When a platform shift reshapes the technology landscape, who wins?
From mainframes to PCs, desktop to mobile, unnetworked to internet, and on-prem to cloud and SaaS, technical progress in software tends to follow Schumpeter’s creative destruction: new winners emerge with new eras. As our partners Martin Casado and Sarah Wang recently explored, this dynamic is finally starting to play out in AI. After decades of AI winters, we are finally on the precipice of a true platform shift, one that will open even more value creation for AI companies. While much of the focus has been on new use cases driven by LLMs and generative AI, the value creation will go beyond generative AI to include non-generative use cases, especially around increasingly mature computer vision models.
As AI brings about a new era in computing, who will win the race to capture value? To explore that question, we looked back at the most recent platform shift—from on-prem computing to SaaS and cloud. We studied revenue generation in our sample of 262 public B2B software companies over the last 2 decades to understand the competitive dynamics that both played out between startups and incumbents* and determined value capture up and down the software stack, from infrastructure to applications.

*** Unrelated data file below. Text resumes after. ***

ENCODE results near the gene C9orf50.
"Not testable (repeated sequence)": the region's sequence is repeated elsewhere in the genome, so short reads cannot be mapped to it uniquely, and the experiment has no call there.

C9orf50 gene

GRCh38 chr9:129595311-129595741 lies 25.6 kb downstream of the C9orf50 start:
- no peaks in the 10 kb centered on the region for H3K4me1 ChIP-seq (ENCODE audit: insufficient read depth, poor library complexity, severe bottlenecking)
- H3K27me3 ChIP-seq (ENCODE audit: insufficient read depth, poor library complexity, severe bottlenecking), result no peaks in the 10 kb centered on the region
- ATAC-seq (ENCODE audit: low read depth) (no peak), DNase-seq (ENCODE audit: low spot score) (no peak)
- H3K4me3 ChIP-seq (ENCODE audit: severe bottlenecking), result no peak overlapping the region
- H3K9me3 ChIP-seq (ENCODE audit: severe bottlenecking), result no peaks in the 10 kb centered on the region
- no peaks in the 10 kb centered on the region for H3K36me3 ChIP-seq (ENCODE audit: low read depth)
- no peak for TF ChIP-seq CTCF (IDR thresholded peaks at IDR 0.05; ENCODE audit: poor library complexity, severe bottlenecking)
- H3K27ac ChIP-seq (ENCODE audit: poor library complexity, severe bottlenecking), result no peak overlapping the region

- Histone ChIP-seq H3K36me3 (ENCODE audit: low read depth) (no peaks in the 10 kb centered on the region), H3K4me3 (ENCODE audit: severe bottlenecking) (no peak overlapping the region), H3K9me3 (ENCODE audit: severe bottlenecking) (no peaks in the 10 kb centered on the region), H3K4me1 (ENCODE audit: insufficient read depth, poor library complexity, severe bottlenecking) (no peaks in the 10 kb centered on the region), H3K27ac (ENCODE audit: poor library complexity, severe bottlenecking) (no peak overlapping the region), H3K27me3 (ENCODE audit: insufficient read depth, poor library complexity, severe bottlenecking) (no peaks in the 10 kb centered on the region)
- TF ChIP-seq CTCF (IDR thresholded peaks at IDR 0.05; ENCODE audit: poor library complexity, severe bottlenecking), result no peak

Here, we share what we learned about the market dynamics from the SaaS era that are likely to manifest in the AI era, most notably that it is a positive sum game and the emergence of a new infrastructure layer may produce the biggest winners. We also unpack why the shift to AI is likely to be much bigger than the shift to SaaS, why it appears to be happening even faster than the shift to cloud, and some potential sources of defensibility unique to AI products.
Despite popular David-versus-Goliath, zero-sum disruption narratives, platform shifts are usually positive-sum games. As technology advances, the size of the pie grows for both startups and incumbents. Since the Nasdaq bottomed out in 2003 Q2, aggregate revenue across public B2B software companies has grown from $99B to $587B, a 5.9x increase in new annual revenue generation produced by both incumbents and startups. Software incumbents have grown from generating $99B to $323B, maintaining 55% of market share. Or, put another way, incumbents have added revenue, but lost 45% of the market to new entrants. And 2 decades into SaaS, there’s still plenty of value left to capture—Morgan Stanley recently estimated cloud workloads to be only 29% penetrated in the enterprise.** If this “business as usual” 5.9x rate of software expansion continues over the next 2 decades, public B2B software revenue will grow to $3T+. However, we consider $3T+ the lower bound of the opportunity ahead. While SaaS unlocked powerful network effects in collaboration software—such as Slack—that were otherwise not possible on-prem, most of the biggest winners at the applications layer have been cloud implementations of familiar on-prem products: Salesforce versus Siebel in CRM, Workday versus PeopleSoft in HRIS, ServiceNow versus BMC in ITSM, NetSuite versus SAP in ERP, Figma versus Adobe in design, and so on. AI is not just a business model and software delivery innovation—it’s a new way of tapping into, synthesizing, and advancing humanity’s collective knowledge and economic productivity. AI will thus create value akin to how the internet created value: by opening entirely new ways of doing things, not just better ways of doing old things.